If domain name is registered before a trademark is filed, complainants need to provide good evidence of common law rights.
So you’re legal counsel for a company that feels that someone is cybersquatting on your trademark. That someone is “Purple Bucquet” of Panama, which has lost twenty-six UDRP cases since April 2010 to companies as big as Wells Fargo and Intuit.
You file a UDRP for the domain name and Purple Bucquet doesn’t even bother responding, yet you lose.
Believe it or not, this exact scenario has played out twice within two days last week.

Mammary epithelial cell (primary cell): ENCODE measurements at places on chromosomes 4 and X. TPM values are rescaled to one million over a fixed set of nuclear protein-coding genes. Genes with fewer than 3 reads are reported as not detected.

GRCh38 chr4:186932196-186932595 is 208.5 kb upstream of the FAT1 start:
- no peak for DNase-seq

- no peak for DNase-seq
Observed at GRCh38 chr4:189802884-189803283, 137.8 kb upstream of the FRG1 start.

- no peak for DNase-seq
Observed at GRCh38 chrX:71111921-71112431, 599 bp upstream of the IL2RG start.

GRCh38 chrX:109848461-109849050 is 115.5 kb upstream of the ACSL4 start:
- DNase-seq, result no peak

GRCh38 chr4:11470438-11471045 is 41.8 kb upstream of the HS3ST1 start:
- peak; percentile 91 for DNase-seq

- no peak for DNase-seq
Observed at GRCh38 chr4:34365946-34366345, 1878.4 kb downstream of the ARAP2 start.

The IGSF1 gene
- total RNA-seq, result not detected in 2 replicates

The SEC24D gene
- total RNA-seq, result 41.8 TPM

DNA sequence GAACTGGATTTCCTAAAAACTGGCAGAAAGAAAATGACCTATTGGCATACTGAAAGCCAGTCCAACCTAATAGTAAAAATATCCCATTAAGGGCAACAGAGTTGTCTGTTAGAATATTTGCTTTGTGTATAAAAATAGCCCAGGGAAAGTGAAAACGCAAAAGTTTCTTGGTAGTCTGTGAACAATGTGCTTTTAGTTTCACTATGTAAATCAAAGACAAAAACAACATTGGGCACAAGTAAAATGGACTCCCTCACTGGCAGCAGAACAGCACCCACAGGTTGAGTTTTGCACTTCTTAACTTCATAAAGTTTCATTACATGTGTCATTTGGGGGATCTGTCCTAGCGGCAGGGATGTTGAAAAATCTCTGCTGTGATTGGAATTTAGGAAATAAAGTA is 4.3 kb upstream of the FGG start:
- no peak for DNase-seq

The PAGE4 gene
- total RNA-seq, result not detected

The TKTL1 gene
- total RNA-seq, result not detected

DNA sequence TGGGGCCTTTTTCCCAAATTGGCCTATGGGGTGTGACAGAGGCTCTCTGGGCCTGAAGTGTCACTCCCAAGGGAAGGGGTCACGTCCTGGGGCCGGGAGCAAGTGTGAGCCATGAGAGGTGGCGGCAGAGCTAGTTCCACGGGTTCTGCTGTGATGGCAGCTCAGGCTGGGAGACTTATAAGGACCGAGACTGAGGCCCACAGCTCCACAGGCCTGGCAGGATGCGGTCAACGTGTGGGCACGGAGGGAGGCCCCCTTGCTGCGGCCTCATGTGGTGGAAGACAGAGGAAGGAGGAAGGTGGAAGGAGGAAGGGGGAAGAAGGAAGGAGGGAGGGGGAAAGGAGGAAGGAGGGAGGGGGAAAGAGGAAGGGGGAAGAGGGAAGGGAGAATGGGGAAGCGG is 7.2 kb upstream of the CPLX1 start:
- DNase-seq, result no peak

On December 31 a National Arbitration Forum ruled against broadcast company Pidela Holdings Inc for the domain name Rumberanetwork.com, owned by Purple Bucquet. On January 1, a Czech Arbitration Court panel found against a Denmark company for the domain name Hurtta.com, also owned by Purple Bucquet.
In both cases the complainants had trademarks for the domains but they were filed after the respondent registered the domain names.
You can still win a UDRP as a complainant if you file for a trademark after a domain name is registered. You just need to prove common law rights to the mark prior to the domain name registration. In both of these cases, the complainants failed to provide even a minimum amount of information to sway the panels. They phoned it in and failed.